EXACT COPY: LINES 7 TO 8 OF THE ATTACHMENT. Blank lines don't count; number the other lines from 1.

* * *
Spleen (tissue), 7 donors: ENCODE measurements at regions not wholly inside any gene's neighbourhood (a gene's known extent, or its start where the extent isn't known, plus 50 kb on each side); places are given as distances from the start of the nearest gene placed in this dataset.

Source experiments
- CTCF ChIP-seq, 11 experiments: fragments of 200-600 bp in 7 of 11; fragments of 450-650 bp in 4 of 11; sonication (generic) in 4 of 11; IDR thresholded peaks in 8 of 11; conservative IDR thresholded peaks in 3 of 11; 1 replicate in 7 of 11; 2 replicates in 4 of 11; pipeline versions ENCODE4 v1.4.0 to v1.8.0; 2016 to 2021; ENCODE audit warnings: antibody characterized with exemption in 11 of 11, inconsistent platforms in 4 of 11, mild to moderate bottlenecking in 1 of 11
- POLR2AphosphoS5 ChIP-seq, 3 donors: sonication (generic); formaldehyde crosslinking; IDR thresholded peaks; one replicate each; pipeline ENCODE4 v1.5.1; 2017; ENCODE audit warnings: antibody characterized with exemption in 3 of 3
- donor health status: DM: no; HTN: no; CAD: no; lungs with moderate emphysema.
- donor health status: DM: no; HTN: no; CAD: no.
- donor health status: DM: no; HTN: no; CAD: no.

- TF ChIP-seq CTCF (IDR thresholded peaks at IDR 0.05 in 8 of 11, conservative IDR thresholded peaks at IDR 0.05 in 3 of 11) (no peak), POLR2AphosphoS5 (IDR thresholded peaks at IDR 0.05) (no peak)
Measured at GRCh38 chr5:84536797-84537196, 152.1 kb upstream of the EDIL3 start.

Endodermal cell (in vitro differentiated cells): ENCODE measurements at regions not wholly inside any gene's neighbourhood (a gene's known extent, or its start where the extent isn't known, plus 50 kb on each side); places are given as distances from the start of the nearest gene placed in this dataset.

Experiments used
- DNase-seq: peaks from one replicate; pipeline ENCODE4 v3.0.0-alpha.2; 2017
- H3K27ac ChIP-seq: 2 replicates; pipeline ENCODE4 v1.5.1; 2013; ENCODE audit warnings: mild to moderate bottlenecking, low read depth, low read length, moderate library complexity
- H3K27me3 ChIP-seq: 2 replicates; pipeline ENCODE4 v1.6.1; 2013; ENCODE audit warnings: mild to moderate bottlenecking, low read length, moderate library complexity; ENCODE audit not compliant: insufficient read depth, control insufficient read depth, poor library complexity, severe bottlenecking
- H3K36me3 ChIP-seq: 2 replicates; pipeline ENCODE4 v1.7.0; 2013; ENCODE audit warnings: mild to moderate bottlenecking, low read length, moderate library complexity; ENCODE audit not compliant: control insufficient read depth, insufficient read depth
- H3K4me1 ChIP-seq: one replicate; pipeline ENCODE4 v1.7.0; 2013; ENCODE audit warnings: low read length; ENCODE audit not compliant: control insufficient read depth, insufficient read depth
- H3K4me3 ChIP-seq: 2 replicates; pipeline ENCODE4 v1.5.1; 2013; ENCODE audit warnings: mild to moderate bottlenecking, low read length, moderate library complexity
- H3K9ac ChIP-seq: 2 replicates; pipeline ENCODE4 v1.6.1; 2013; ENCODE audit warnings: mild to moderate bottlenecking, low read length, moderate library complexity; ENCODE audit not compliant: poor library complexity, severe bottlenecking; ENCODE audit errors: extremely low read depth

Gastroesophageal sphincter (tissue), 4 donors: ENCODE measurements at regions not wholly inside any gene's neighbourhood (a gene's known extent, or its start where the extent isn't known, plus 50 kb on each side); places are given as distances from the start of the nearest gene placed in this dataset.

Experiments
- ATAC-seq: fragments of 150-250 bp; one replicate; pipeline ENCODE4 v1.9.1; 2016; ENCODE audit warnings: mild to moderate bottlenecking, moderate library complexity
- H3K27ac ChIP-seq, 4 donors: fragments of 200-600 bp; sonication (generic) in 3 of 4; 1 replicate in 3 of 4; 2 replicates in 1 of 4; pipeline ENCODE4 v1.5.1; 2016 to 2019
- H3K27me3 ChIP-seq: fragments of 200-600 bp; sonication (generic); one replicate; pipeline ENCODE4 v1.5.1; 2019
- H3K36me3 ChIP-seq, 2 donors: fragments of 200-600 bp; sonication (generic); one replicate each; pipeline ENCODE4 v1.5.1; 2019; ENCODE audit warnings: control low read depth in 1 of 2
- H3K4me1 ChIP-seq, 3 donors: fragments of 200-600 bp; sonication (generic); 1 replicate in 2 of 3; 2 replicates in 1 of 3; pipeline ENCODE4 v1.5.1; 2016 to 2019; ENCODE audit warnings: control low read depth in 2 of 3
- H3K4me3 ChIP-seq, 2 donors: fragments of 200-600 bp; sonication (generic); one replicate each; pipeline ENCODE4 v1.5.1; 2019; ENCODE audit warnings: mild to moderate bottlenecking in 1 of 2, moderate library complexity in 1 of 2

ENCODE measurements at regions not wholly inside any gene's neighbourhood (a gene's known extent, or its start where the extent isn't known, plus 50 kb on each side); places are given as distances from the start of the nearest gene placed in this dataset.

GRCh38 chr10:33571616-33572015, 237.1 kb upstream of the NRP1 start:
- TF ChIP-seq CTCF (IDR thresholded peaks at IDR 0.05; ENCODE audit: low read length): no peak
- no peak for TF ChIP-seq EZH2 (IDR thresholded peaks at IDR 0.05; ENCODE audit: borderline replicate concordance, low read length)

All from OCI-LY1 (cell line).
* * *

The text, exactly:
- donor health status: DM: no; HTN: no; CAD: no.

- TF ChIP-seq CTCF (IDR thresholded peaks at IDR 0.05 in 8 of 11, conservative IDR thresholded peaks at IDR 0.05 in 3 of 11) (no peak), POLR2AphosphoS5 (IDR thresholded peaks at IDR 0.05) (no peak)